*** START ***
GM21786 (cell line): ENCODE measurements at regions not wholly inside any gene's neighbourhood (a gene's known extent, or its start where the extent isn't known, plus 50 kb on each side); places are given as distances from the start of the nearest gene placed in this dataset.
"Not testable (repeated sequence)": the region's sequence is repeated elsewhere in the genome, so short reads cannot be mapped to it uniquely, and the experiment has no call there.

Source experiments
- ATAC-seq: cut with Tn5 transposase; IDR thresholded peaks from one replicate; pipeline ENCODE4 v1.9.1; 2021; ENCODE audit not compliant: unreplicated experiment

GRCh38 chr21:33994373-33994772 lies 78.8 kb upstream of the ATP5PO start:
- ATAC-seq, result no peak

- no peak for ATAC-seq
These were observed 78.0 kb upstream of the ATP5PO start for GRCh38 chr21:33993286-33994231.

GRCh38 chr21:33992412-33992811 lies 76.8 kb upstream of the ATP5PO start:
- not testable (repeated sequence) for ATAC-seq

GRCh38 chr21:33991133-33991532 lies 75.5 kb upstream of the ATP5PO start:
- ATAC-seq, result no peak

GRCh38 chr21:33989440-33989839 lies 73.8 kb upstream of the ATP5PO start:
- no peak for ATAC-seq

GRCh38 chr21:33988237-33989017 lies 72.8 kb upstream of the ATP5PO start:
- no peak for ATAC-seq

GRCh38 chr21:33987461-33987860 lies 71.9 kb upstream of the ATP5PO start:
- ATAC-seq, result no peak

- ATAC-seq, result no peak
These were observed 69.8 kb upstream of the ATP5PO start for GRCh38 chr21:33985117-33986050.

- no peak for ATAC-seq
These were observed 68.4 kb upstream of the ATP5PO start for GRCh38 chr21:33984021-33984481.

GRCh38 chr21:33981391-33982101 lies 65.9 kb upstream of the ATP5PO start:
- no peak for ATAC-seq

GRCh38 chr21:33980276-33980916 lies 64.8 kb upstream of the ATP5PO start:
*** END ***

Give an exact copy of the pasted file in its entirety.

GM21786 (cell line): ENCODE measurements at regions not wholly inside any gene's neighbourhood (a gene's known extent, or its start where the extent isn't known, plus 50 kb on each side); places are given as distances from the start of the nearest gene placed in this dataset.
"Not testable (repeated sequence)": the region's sequence is repeated elsewhere in the genome, so short reads cannot be mapped to it uniquely, and the experiment has no call there.

Source experiments
- ATAC-seq: cut with Tn5 transposase; IDR thresholded peaks from one replicate; pipeline ENCODE4 v1.9.1; 2021; ENCODE audit not compliant: unreplicated experiment

GRCh38 chr21:33994373-33994772 lies 78.8 kb upstream of the ATP5PO start:
- ATAC-seq, result no peak

- no peak for ATAC-seq
These were observed 78.0 kb upstream of the ATP5PO start for GRCh38 chr21:33993286-33994231.

GRCh38 chr21:33992412-33992811 lies 76.8 kb upstream of the ATP5PO start:
- not testable (repeated sequence) for ATAC-seq

GRCh38 chr21:33991133-33991532 lies 75.5 kb upstream of the ATP5PO start:
- ATAC-seq, result no peak

GRCh38 chr21:33989440-33989839 lies 73.8 kb upstream of the ATP5PO start:
- no peak for ATAC-seq

GRCh38 chr21:33988237-33989017 lies 72.8 kb upstream of the ATP5PO start:
- no peak for ATAC-seq

GRCh38 chr21:33987461-33987860 lies 71.9 kb upstream of the ATP5PO start:
- ATAC-seq, result no peak

- ATAC-seq, result no peak
These were observed 69.8 kb upstream of the ATP5PO start for GRCh38 chr21:33985117-33986050.

- no peak for ATAC-seq
These were observed 68.4 kb upstream of the ATP5PO start for GRCh38 chr21:33984021-33984481.

GRCh38 chr21:33981391-33982101 lies 65.9 kb upstream of the ATP5PO start:
- no peak for ATAC-seq

GRCh38 chr21:33980276-33980916 lies 64.8 kb upstream of the ATP5PO start: